Thou know’st we blog by wit, and not by witchcraft; And wit depends on dilatory time.

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Okay, so…

It’s another Thursday, and I again don’t have any goal or point in mind as I begin writing this weekly blog post.  There’s not much new to communicate, except to say that certain previously mentioned things are now more imminent…as, I suppose, should always be the case if any progress is being made at all.

Specifically, I’ve almost finished my design for the cover picture for Free Range Meat,* and plan to have that story out and available for purchase on Amazon (Kindle format only) before August arrives.  It will be available on Kindle Unlimited, like all my short stories, so those of you who subscribe to that will be able to read it for free.  This may or may not be the case with Unanimity when it becomes ready for publication.  The paperback version of that book is going to be sizable, and it’s probably going to be in “trade paperback” format, since in smaller form it would be quite a fat book and/or have quite small print.  I’m not sure how I’ll settle that issue.  Of course, Unanimity will also be available for Kindle.

On other fronts, I’ve been semi-obsessively laboring over the mixing and production of my latest song, Catechism, as I think I mentioned last week.  I’ve learned some new things about the process since I made Schrodinger’s Head and Breaking Me Down, and part of me aches to go back and completely redo them, but that impulse isn’t strong enough—for now—to engender action.  It’s just such a time-consuming process, and when I’m doing it, other things get pushed relatively to the side, including actual, regular practicing of the guitar and even my editing and writing time.

As I’ve said before, this would all be easier and happen faster if I were able to write full time, but since rent must be paid and food must be eaten if I’m to continue writing at all (at least, for more than a month or so), I’m afraid I have to pay those opportunity costs.  Oh, well.  I’m hardly alone in this.

Anyway, the point I was trying to make before I interrupted myself is that, because I’m learning as I go, Catechism is almost certainly going to be better produced and mixed than were my earlier efforts.  Whether or not it’s a good song is a judgement from which I have to recuse myself, being biased as I am.**  It’s peppy, certainly, and nothing like as dark as Breaking Me Down…though not as light-hearted as Schrodinger’s Head either, I have to admit.  I think my composition skills are improving along with my mixing and production skills, and hopefully that means the music is better.  In any case, I kind of like it; I guess that’s got to be worth something.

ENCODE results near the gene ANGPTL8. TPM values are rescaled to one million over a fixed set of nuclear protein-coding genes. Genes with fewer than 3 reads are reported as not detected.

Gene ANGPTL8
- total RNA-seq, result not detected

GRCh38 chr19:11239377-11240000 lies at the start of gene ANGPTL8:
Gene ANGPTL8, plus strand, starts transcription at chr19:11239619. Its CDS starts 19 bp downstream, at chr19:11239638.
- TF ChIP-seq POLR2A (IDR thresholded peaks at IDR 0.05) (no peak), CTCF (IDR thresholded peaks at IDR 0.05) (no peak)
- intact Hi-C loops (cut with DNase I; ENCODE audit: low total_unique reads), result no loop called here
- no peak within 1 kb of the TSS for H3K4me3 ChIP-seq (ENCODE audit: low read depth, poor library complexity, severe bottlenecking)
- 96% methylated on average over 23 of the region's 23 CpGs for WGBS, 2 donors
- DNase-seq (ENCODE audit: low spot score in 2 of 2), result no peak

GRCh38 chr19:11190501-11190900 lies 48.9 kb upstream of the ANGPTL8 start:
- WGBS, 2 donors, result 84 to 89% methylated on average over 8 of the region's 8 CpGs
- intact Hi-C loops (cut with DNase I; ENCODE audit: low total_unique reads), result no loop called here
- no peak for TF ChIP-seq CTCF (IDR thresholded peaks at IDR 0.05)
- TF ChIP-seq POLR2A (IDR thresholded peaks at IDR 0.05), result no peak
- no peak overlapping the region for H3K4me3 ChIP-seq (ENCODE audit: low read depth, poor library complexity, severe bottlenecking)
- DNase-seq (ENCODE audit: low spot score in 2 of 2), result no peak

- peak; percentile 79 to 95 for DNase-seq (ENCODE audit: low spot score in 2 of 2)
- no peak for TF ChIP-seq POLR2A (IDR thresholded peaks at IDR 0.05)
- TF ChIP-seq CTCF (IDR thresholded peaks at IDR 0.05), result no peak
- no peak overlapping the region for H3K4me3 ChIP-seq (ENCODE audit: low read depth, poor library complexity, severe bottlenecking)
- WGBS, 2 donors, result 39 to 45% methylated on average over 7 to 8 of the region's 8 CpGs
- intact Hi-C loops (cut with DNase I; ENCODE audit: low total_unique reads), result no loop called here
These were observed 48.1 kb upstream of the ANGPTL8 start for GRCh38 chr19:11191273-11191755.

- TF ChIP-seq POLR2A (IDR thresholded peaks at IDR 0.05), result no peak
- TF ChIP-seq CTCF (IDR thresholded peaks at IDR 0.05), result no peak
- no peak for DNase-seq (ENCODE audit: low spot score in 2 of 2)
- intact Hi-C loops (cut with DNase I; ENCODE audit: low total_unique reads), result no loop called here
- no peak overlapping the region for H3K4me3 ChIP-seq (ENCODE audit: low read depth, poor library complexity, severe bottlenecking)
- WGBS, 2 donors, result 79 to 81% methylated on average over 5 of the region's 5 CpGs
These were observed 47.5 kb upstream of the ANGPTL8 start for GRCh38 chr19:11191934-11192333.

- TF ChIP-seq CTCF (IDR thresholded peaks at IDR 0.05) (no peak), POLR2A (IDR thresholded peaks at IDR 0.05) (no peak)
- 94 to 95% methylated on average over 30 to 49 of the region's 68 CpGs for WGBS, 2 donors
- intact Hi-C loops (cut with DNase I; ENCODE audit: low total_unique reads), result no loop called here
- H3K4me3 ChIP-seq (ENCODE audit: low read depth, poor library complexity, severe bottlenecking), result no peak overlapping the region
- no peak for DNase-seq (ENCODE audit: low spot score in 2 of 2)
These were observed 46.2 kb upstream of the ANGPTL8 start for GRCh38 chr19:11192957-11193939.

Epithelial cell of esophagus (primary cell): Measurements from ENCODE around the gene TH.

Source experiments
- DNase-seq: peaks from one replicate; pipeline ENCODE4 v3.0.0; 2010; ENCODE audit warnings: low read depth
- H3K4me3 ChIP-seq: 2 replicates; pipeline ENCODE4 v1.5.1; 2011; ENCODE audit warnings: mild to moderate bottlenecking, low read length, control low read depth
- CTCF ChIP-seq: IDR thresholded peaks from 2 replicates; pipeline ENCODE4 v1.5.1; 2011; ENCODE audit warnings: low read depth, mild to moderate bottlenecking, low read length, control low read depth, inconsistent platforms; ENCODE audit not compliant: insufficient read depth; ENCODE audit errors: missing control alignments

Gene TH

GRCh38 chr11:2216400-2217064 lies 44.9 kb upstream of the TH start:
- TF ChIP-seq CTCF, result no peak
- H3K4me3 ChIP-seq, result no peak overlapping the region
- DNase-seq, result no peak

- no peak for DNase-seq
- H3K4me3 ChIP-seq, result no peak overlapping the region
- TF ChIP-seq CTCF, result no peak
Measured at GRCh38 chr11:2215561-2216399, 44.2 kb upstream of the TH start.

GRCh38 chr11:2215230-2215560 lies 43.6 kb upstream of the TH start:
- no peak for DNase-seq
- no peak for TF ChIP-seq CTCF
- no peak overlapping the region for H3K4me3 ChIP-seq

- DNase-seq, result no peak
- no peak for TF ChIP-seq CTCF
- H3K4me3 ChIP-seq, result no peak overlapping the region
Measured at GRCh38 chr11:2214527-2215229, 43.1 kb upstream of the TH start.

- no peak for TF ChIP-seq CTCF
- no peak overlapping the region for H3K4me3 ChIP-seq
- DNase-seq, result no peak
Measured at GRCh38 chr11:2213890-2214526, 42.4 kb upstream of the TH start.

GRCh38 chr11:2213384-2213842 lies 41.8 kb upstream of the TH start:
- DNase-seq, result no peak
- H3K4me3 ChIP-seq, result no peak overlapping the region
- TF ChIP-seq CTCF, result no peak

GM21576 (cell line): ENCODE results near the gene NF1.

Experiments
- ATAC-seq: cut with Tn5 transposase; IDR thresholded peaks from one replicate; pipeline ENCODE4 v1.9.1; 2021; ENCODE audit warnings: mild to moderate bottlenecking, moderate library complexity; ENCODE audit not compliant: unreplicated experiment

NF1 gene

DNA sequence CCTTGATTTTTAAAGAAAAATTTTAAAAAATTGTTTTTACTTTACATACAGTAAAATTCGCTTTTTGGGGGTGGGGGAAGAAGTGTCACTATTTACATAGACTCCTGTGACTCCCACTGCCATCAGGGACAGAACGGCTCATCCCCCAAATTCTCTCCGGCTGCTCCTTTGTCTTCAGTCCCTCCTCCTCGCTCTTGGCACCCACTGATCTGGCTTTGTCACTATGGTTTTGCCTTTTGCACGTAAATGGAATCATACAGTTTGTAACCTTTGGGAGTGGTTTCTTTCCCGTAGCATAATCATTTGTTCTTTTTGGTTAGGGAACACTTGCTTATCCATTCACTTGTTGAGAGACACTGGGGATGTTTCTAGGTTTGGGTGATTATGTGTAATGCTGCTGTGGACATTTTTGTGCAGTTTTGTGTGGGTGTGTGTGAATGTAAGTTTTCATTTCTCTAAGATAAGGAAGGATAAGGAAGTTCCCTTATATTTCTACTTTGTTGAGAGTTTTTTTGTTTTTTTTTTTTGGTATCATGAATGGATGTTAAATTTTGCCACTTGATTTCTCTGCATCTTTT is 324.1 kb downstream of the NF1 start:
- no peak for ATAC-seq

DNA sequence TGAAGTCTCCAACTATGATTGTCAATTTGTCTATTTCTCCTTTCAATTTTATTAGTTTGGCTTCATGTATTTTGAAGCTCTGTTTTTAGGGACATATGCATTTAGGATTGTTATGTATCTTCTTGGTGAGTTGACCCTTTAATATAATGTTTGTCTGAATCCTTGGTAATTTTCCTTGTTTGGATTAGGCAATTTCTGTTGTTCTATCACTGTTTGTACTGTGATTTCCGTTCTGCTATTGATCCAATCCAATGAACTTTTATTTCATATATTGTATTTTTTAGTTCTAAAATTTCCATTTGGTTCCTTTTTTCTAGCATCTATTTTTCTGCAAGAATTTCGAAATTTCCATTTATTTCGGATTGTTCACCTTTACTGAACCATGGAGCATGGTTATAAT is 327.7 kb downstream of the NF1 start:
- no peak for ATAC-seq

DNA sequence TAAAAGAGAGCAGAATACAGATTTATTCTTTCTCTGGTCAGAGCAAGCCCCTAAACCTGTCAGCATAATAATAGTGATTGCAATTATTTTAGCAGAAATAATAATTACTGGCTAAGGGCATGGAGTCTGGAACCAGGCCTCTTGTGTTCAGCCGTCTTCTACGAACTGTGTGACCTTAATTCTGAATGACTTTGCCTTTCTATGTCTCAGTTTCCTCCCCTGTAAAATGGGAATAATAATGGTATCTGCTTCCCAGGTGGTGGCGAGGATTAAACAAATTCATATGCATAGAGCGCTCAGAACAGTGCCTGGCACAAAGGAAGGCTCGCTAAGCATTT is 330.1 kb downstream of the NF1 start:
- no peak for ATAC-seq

One of the slightly annoying facts about getting close to putting something out that’s not my main art form is that, as I finish, I get these gnawing and nagging ideas of more songs to do, and I have to resist jumping immediately into such pursuits.  Though editing and all related business is going fairly well, there’s no doubt that it’s been at least mildly slowed by my other activities.  And I have so many more stories to write once this one is done and published.  I have a novella to finish, tentatively titled Escape Valve, and ideas for many other short stories that would be fun.  I also have Neko/Neneko to write, and Dark Fairy and the Desperado, and Changeling in a Shadow World, and more beyond that.  I want to write the sequels to Mark Red, probably after doing a second edition of that novel.  Also, I plan to publish a hard copy collection of my short stories, tentatively titled Dr. Elessar’s Cabinet of Curiosities, which I may have mentioned before.

I really need to win the lottery (which is vanishingly unlikely, especially since I don’t play it), or to find some rich benefactor somewhere.  If anyone knows such a person, I’d be deeply grateful if you’d send them my way.

And with that thought, I’ll call the blog post good for today, and get back to those other things that won’t let me go.  I hope you’re all enjoying the summer, if you’re in the northern hemisphere (and that you’re having a decent winter if you’re in the southern).  As is always implicit, I’d welcome your comments and feedback about anything you feel like commenting on, as long as it’s in good taste…or in bad taste that I happen to share.

TTFN


*A copy of the draft of the central image is at the head of this blog post.  Yes, it’s supposed to be blurry.